Esav sells Jacob his birthright. And when Isaac was old he called in Esav and told him to go hunting for game and delicacies and when he returns he will give him his blessing before he dies. Rebecca heard this conversation and tells Jacob that she will prepare delicacies for him and to go in Esav’s place to be blessed instead. She clothed Jacob in goat skins on his arms so that Isaac would not figure out that it is not Esav who was hairy. Isaac was blind by this age. He blesses Jacob believing he is Esav. After he leaves, Esav returns and he discovers that Jacob came and the blessing had already been given to him. He cries out to Isaac:

“”Bless me too, Father!” But he said, “Your brother came with cleverness and took your blessing.” He said, “Is it because his name was called Jacob that he outwitted me these two times? – He took away my birthright and see, now he took away my blessing!” Then he said, “Have you not reserved a blessing for me?” Isaac answered, and said to Esav, “Behold, a lord have I made him over you, and all his kin have I given him as servants; with grain and wine have I supported him, and for you, where – what can I do, my son?” And Esav said to his father, “Have you but one blessing, Father? Bless me too, Father!” And Esav raised his voice and wept. So Isaac his father answered, and said to him: “Behold, of the fatness of the earth shall be your dwelling and of the dew of the heavens from above. By your sword you shall live, but your brother you shall serve; yet it shall be that when you are aggrieved, you may cast off his yoke from upon your neck.” Now Esav harboured hatred toward Jacob because of the blessing which his father had blessed him; and Esav thought “May the days of mourning for my father draw near, then I will kill my brother Jacob.”” 19

The Midrashim tell us that he would not murder him openly as the court of Shem and Ever would have sentenced him with capital punishment for murder. He therefore schemed to assassinate Jacob through a third party. This is the reason that he married Ishmael’s daughter. He wished to provoke Ishmael by reminding him of how Isaac usurped his place and now so too Jacob was doing the same to him. He reasoned “I will kindle Ishmael’s anger against Jacob, until Ishmael eventually will murder him. Subsequently, I will be entitled to kill Ishmael as the avenger of my brothers blood. Thus I will become the heir of both families!” 20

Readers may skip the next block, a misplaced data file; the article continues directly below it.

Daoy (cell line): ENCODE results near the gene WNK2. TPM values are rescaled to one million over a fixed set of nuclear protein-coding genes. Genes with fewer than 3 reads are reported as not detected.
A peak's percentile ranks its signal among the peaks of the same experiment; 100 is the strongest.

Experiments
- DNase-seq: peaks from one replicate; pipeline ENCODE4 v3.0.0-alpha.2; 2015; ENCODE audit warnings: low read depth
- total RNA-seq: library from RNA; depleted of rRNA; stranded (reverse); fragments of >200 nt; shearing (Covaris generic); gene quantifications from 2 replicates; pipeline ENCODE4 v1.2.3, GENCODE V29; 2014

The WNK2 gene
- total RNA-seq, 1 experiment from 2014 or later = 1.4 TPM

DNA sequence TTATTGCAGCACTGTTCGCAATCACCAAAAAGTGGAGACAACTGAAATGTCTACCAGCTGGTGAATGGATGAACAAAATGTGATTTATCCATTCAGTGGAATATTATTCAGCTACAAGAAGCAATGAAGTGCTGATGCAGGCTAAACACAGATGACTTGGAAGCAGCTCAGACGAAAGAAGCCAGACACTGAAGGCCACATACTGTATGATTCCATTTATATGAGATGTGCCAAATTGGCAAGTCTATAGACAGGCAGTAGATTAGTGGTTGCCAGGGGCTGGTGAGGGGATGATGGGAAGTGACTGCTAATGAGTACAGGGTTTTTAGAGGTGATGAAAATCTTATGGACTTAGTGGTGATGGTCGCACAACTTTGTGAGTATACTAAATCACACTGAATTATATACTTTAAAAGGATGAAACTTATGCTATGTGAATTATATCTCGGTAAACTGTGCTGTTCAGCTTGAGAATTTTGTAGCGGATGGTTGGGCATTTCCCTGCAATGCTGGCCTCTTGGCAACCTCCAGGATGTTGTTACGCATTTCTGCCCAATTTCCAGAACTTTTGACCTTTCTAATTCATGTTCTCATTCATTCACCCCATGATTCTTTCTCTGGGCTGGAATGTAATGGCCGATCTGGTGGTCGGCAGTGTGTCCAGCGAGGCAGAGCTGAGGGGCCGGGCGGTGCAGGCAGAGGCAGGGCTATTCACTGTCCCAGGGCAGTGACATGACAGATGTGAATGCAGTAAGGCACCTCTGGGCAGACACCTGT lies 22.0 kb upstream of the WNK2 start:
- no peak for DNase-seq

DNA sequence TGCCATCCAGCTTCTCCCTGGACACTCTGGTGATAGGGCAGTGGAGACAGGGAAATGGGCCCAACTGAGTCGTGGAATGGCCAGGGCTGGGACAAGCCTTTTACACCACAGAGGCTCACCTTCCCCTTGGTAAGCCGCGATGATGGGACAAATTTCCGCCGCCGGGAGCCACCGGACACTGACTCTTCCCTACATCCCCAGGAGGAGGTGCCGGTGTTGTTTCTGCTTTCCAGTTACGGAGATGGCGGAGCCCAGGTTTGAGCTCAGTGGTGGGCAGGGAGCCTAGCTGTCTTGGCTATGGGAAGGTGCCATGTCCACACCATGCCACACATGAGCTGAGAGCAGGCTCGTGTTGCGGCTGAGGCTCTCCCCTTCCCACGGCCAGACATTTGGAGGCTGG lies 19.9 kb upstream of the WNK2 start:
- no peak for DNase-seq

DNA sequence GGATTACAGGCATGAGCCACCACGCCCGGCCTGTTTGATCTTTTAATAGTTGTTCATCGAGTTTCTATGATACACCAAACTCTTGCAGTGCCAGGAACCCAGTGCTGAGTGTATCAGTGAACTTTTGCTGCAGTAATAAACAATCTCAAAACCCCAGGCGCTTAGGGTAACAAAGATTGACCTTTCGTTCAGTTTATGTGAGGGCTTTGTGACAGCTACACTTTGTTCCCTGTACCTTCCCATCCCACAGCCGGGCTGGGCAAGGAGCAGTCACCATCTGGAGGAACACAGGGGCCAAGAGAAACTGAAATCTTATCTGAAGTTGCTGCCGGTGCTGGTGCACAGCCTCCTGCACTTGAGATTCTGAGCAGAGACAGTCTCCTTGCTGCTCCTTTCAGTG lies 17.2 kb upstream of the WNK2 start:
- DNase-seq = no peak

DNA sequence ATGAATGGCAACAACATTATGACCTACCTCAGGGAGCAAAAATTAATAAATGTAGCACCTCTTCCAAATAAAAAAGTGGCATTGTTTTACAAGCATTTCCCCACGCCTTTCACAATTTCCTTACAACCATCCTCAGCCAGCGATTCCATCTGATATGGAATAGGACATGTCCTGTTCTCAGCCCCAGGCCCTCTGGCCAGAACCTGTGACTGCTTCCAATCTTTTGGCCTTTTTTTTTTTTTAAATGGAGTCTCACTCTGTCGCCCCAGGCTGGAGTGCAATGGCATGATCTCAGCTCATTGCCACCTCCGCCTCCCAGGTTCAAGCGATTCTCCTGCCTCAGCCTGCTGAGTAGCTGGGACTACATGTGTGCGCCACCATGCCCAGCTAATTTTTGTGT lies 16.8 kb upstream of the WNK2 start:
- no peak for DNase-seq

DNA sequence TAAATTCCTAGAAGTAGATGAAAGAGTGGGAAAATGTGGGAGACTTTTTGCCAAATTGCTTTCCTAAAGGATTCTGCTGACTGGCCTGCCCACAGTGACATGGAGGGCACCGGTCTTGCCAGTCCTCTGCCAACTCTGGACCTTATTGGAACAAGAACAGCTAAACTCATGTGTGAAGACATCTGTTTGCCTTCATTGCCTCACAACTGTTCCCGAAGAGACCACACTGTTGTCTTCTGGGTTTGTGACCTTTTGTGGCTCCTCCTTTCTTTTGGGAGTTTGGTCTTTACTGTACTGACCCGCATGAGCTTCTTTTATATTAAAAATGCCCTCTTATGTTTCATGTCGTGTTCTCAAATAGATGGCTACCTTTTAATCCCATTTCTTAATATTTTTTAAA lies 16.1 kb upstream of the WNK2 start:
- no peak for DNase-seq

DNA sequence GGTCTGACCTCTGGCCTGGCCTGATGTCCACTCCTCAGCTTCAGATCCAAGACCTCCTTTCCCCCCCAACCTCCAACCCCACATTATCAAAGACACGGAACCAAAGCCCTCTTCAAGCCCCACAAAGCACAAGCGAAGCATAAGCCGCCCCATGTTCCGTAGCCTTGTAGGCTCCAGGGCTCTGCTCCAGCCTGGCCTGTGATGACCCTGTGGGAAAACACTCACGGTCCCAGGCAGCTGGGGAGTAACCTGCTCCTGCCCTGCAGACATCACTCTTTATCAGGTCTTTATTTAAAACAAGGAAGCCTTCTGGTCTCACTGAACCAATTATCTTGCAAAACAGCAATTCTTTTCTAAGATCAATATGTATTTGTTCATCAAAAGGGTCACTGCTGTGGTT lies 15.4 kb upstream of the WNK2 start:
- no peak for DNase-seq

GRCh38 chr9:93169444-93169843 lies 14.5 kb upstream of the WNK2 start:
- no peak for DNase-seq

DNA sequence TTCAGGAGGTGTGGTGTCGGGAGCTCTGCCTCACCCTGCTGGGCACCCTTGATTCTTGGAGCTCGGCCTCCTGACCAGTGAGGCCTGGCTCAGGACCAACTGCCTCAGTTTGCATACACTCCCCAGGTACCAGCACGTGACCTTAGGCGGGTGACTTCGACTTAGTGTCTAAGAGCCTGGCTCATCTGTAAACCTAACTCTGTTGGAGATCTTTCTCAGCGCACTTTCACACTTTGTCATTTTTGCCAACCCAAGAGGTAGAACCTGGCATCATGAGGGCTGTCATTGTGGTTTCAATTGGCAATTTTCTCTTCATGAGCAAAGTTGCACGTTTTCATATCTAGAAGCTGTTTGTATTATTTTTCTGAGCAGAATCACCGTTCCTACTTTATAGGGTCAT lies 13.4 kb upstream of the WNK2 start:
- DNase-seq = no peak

Esav’s anger for Jacob intensifies 

It was because of this that Rebecca told Jacob to leave, believing that his anger would subside in time, but it didn’t. Jacob agreed to leave only with Isaacs consent. Rebecca said to Isaac “I am disgusted at the daughters of the Canaanites. If Jacob should marry a Canaanite girl, of what good is life to me?” Isaac agreed. He called Jacob and instructed him, “Do not marry one of the Canaanite daughters of Aner, Eshkol, or Mamrai.” 21

The second blessing here that Isaac agreed to shows that Isaac truly intended for the original blessing to be for Jacob even though at the time he believed he was blessing Esav. This blessing he was fully aware of his actions. One can not say that Jacob only received the blessing deceptively without Isaacs consent. 22

Even though Jacob had fled, Esav’s hatred not only increased but he instilled this hatred into his son Elifaz who passed it on as a family tradition to his descendants throughout the generations. Esav’s descendants include Amalek, Agag and Haman. 23

We can now see an additional contributing factor to the hatred that Esav has for Jacob. He is bitter and angry over the birthright and the blessing. Not that he truly deserved it. We see from the commentaries that he is a man of the field, engaged in material activities, with little interest in study and genuinely serving God as taught by Isaac and Abraham. Jacob is the more fitting son to inherit the covenant. In spite of the fact that he will not take this seriously, he still desires to have the blessing but not willing to take on the responsibility. We see this manifests itself between Judaism and Christianity in its approach towards keeping the commandments. Where Judaism will insist that service of God is according to what He says in the Torah (keeping the commandments), whereas Christianity says no, the real way to serve God is not through the commandments but through having faith.

Lavan 

Knowing that Esav was angry and intent on murdering Jacob, Rebecca tells him to flee to her brother Lavan. Before going to Lavan’s house, Jacob first goes to learn Torah with Shem and Ever. Rashi tells us:

“…after he had received the blessings, he hid in the house of Eber for fourteen years. [From Meg. 17:1] (However, he was not punished [for these fourteen years] because of the merit [of having studied] Torah… ” 24